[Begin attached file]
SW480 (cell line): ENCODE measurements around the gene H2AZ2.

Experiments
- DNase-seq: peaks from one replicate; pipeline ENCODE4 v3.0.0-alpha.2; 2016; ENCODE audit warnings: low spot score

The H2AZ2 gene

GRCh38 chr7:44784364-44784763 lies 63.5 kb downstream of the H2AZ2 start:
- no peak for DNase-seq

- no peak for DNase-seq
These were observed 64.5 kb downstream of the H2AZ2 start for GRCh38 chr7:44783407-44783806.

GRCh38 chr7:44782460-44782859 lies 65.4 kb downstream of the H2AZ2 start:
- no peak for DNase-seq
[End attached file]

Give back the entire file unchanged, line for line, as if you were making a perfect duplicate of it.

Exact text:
SW480 (cell line): ENCODE measurements around the gene H2AZ2.

Experiments
- DNase-seq: peaks from one replicate; pipeline ENCODE4 v3.0.0-alpha.2; 2016; ENCODE audit warnings: low spot score

The H2AZ2 gene

GRCh38 chr7:44784364-44784763 lies 63.5 kb downstream of the H2AZ2 start:
- no peak for DNase-seq

- no peak for DNase-seq
These were observed 64.5 kb downstream of the H2AZ2 start for GRCh38 chr7:44783407-44783806.

GRCh38 chr7:44782460-44782859 lies 65.4 kb downstream of the H2AZ2 start:
- no peak for DNase-seq